Tier Law? No Way


The debate over tiering expensive cable networks continued to be waged last week, with the head of the largest cable trade group coming out against federally mandated a la carte networks.

"We don't think there is a regulatory one-size-fits-all solution here," Robert Sachs, president of the National Cable & Telecommunications Association, told reporters here last Wednesday. "We think if companies go to Congress to resolve their differences, there is always the law of unintended consequences, and we would oppose legislation in this area."

While Sachs denounced government-enforced tiering of networks, at an industry conference last week Comcast Corp. CEO Brian Roberts said more "optionality" for consumers is practically unavoidable — though preferably not by government fiat.

Roberts, head of the largest U.S. MSO with nearly 22 million subscribers, did not advocate government intervention. In fact, he took the opposite tack, stressing that the industry should resolve its own conflicts. But he was in favor of tiering as a concept, particularly for sports programming.

"Optional services — how can that be a bad thing?" Roberts said at a Banc of America Securities LLC media conference in New York. "There is some level of costs that everybody should have to bear if they're not enjoying the product.

"When you get to a certain level, the debate goes, should there be some optionality? I don't see a lot of downside."

Roberts said the transition period to sports tiers could be painful, but used Cablevision Systems Corp.'s highly public fight with the Yankee Entertainment & Sports Network as an example. Earlier this year, Cablevision reached a one-year deal with YES that allows the MSO to place the network on a tier.

"I think that was a very big event," Roberts said of the Cablevision-YES deal. "They were not carrying a very popular program and they only lost about 50,000 out of 3 million customers.

"Not carrying the New York Yankees in New York post-9/11 is almost unthinkable. They won the right to make this service optional to the consumer. Long-term, it changes the business model. Clearly, they enjoy flexibility that other cable operators don't have."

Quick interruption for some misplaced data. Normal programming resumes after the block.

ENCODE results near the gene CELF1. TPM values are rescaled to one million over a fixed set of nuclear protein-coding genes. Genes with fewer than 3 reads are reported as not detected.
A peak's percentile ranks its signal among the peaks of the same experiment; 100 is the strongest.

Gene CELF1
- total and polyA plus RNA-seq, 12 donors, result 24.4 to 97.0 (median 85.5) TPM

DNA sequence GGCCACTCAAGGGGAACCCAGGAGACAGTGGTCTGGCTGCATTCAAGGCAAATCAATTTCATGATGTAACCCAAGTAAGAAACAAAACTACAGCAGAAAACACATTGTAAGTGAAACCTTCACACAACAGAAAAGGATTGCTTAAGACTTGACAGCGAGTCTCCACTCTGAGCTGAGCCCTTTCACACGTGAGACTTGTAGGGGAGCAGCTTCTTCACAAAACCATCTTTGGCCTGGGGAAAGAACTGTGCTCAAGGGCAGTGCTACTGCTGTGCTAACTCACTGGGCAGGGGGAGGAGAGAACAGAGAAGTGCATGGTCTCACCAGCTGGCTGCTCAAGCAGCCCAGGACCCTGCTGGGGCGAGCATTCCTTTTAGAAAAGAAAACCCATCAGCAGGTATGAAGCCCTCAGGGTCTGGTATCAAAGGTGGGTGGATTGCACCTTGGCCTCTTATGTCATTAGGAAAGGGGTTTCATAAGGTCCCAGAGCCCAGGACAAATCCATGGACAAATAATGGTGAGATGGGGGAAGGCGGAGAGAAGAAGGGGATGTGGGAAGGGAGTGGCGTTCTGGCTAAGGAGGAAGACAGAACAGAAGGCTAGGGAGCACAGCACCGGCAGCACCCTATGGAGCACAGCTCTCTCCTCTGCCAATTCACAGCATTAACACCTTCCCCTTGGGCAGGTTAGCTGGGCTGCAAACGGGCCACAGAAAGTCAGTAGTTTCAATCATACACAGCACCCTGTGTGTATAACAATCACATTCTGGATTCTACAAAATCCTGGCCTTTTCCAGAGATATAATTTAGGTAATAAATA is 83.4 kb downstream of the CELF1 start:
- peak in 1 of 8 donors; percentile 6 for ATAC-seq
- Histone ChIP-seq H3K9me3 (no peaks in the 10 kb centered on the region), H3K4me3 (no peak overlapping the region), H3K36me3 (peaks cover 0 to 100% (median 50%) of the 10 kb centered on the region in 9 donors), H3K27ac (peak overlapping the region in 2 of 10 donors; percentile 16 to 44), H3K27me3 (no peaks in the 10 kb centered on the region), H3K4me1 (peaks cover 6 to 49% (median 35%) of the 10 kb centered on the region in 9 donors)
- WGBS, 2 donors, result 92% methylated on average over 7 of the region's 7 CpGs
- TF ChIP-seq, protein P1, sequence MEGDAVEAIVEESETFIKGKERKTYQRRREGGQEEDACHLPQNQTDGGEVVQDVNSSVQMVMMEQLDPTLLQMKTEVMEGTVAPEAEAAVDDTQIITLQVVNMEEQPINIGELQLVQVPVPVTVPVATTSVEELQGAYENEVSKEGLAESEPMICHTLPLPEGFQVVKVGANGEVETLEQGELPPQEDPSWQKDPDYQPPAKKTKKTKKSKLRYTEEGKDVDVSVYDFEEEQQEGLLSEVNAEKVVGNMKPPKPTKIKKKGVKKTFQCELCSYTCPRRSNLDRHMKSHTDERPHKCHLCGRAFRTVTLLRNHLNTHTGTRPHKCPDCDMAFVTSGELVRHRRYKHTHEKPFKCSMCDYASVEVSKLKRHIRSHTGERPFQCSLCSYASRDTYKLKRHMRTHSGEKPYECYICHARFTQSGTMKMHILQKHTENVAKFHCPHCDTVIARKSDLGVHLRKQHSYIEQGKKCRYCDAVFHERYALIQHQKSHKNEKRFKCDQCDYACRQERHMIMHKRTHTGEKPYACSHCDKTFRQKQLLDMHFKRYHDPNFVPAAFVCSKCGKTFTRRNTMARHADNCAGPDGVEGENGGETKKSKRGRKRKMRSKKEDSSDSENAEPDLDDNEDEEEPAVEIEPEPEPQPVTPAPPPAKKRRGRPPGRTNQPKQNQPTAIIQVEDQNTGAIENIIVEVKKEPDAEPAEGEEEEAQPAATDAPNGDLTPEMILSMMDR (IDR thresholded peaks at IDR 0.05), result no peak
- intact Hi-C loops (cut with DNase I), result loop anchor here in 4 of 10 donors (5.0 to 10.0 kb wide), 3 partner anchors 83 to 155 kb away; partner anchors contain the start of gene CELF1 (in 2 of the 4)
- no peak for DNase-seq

Insight Communications Co. CEO Michael Willner, speaking at the same conference, said that he didn't believe there was a lot of momentum in Washington for further cable regulation.

"I do not have a sense at this point in time of a lot of traction in Congress for a bill to be introduced and passed that would result in a regulatory solution," Willner said. "I don't believe that in general, programming costs are out of control. I think there is a specific piece of the programming pie where the model is broken — in particular, sports is one of them.

"I don't particularly blame programmers for that. It goes all the way up the food chain," Willner added. "That has to be dealt with on a business-to-business basis."

Willner also warned operators, once again, that seeking Washington's help might get them more than they bargained for.

"I would like to deal with it in negotiating with programmers," Willner added. "I think that's a much more effective way of getting the right outcome for consumers than in going to Washington, who will clearly pass laws that will have unintended consequences, as every law that they've passed has. I'm not a proponent of going to Washington about this at all."

Earlier in the month, Cablevision chairman Charles Dolan testified before the Senate Commerce Committee that Congress should consider barring programmers from demanding carriage on the most widely penetrated tier.

While denying support for legislation, Cox Communications Inc. CEO James Robbins told the panel he favored removing from expanded basic any network that costs him more than $1 per month, per subscriber.

ESPN, which insists on expanded-basic carriage, denounced à la carte and sports tiers as anti-consumer.

The NCTA, which represents both MSOs and programmers, has a longstanding policy that warring operators and programmers should settle their problems in private, without seeking the help of government.

"Washington is not a venue to resolve business issues," Sachs said.

On a related subject, Sachs said he expects the Federal Communications Commission to return to cable-ownership issues in June, following completion of the hotly contested broadcast-ownership rulemaking. Under a court order, the FCC is reconsidering a rule that limited one cable company from owning more than 30% of all U.S. pay-TV subscribers.

The FCC's release of new cable-ownership rules has been delayed for months.

Other operators have advocated the abolition of FCC retransmission-consent rules that they say give broadcasters that own cable networks an unfair advantage.

Last week, Roberts hedged when asked whether he favored abolishing retransmission consent.

"There is not an operator that thinks that retransmission consent isn't the worst law ever written," Roberts said. "It's a close call if we should be required to carry some broadcasters and negotiate carriage with others. We've learned to live with it. I'll leave it to others to say it has outlived its usefulness."